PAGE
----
The classifiers were validated with a 3-fold stratified cross-validation strategy. The real dataset was split into three folds where 90% of the dataset was used as training set, while the remaining 10% of the target values was used as test set. Each fold was made by preserving the percentage of samples for each class. Thus, each sample in the dataset was tested once, using a model that was not fitted with that sample. The goodness of the classifiers was assessed by Precision, Recall and F1-score (f1). Precision indicates the fraction of examples that the classifier correctly classifies over the number of all examples that itassigns to that class. Recall indicates the ratio of examples of a given class correctly classified by the classifier, while F1-score is the harmonic mean of precision and recall. In particular, ‘recall’ refers to the percentage of cases that were correctly labelled, while ‘precision’ indicates the trustworthiness of the classifier’s predictions: the higher the precision, the more a classifier’s predictions are reliable. Moreover, in order to assess the validity of the classifiers we compared our predictive models with two baselines. Baseline B1 randomly assigned a class to an example by respecting the distribution of classes, while Baseline B2 always assigned the majority class.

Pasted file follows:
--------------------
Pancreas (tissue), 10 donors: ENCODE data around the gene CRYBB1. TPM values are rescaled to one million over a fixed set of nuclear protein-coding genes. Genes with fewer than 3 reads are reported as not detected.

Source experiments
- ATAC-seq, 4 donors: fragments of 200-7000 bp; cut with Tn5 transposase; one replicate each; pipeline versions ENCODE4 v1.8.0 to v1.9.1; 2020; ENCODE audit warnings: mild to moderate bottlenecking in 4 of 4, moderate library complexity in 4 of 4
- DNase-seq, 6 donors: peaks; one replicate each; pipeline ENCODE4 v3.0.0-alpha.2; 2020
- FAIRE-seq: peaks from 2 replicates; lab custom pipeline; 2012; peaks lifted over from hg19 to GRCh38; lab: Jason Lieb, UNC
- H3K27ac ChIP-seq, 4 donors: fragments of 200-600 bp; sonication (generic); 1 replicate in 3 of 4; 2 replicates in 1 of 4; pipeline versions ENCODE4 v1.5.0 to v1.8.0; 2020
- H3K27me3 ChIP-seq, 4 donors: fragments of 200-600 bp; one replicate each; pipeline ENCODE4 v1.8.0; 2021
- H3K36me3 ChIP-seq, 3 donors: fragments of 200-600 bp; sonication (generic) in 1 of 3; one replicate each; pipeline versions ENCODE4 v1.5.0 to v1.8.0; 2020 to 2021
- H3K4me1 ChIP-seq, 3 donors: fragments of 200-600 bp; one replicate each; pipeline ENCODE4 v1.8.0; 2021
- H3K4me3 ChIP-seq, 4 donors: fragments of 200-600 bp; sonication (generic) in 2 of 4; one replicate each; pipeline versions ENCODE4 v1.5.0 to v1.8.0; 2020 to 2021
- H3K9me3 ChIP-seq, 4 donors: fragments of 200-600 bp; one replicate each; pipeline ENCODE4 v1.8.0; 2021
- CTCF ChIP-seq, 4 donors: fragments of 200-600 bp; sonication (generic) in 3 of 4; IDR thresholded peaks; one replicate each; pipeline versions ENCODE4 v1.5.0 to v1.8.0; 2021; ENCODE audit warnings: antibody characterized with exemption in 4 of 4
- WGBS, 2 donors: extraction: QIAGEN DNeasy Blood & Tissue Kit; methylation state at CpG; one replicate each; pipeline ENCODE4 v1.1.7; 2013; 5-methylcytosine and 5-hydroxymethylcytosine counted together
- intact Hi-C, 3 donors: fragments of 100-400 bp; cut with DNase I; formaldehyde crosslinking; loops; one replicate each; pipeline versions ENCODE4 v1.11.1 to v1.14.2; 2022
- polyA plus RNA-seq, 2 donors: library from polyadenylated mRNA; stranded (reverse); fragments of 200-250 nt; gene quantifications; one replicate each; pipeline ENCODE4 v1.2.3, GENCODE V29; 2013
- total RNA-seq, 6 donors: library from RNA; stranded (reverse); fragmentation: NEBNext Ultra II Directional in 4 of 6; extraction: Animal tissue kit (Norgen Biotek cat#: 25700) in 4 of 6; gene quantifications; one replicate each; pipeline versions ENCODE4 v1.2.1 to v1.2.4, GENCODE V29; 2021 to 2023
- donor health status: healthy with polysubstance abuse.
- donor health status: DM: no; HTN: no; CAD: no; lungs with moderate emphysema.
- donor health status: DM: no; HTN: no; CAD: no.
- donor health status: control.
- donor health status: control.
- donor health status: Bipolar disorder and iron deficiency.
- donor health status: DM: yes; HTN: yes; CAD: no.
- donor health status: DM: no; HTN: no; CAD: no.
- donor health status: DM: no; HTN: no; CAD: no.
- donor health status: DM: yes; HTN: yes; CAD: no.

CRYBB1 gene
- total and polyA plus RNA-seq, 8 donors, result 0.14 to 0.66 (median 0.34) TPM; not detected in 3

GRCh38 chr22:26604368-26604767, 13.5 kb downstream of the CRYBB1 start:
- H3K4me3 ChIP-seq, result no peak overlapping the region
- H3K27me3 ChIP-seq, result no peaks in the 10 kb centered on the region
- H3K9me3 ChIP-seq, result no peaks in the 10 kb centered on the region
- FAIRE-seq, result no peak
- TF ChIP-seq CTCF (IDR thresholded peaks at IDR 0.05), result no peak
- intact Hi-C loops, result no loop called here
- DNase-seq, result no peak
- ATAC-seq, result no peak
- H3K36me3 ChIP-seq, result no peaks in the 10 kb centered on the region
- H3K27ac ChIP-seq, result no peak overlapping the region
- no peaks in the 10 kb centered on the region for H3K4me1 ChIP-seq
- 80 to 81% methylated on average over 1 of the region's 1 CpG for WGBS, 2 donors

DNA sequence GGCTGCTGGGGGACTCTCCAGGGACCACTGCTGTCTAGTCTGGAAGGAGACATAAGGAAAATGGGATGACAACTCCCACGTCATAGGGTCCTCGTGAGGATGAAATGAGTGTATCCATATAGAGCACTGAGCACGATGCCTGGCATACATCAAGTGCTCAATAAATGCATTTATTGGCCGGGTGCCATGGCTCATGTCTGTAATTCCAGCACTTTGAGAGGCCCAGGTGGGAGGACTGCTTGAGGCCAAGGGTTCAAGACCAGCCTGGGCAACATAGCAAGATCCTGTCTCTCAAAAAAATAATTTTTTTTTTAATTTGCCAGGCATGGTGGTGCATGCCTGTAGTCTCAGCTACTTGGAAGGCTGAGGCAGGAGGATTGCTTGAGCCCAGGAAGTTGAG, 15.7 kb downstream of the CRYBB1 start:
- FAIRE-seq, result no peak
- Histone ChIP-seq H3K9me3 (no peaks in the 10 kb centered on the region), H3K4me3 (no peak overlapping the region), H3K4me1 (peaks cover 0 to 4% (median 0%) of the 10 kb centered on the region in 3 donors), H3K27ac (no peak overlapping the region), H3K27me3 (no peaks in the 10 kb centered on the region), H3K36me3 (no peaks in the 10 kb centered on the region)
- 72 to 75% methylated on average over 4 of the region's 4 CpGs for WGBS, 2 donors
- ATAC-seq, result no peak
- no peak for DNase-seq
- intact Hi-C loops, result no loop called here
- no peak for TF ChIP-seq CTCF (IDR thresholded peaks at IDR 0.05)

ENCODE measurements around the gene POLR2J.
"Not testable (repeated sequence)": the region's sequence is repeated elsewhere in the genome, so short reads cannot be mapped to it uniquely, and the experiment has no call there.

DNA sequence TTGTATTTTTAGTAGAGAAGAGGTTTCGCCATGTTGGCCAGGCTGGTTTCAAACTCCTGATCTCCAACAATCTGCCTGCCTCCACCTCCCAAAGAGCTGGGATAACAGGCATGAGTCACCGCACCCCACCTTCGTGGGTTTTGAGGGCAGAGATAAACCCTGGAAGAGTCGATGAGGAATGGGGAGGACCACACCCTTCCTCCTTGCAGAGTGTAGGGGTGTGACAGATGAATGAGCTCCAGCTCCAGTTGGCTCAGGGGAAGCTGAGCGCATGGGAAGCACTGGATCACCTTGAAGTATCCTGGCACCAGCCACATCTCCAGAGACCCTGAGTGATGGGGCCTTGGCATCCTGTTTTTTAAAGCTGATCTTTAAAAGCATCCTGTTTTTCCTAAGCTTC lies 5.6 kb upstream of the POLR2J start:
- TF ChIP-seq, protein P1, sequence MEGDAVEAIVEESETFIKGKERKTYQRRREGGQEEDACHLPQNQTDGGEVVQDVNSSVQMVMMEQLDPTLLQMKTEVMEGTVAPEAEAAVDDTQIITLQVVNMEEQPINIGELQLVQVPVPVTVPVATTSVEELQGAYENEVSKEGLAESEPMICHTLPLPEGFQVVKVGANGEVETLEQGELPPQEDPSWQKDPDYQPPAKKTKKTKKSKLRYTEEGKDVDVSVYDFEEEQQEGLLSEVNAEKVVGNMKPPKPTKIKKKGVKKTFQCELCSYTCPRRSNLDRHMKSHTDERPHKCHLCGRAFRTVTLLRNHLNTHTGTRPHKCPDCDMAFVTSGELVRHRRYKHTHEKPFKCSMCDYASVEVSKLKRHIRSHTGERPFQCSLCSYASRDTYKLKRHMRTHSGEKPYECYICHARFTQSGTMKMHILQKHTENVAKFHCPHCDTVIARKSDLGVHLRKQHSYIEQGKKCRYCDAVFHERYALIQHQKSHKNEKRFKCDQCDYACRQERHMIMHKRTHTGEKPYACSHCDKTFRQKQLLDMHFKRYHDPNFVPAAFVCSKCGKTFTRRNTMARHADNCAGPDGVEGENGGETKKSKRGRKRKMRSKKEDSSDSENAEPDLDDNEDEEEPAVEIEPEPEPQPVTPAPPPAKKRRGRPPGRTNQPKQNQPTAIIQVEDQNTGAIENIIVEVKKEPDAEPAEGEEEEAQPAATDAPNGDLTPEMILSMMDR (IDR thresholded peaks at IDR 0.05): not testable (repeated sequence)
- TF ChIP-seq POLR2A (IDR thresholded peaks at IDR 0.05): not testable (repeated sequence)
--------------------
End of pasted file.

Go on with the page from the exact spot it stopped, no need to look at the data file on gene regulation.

In order to forecast the PA components up to 2025, an autoregressive modelFootnote 5 [23] was created, which predicted the evolution of the three different PA components based on a weighted sum of the previous 6 years values reflecting the secular trend. More specifically, for both genders, a time series of the means of the different PA components in each survey wave was created. For each time series, the model was trained on n-3 elements of the time series (i.e., data recorded until 2007) and tested on the remaining three survey waves (i.e., 2009, 2011 and 2013 surveys). The accuracy of our model was assessed by computing the mean squared error (MSE) between the observed values and the predicted ones. To test the stationarity null hypothesis of autoregressive model, an F-test was performed. Finally, the model created was used to forecast the future changes for each of the three PA components, separately for both genders and the different age groups.


Physical activity patterns from 1985 to 2013

Table 2 shows the findings of the correlation analysis among the different PA components from 1999 to 2013, showing weak positive linear relationships among the independent features. Even though these relationships were statistically significant, the small correlation coefficient suggests that these components are largely independent from each other.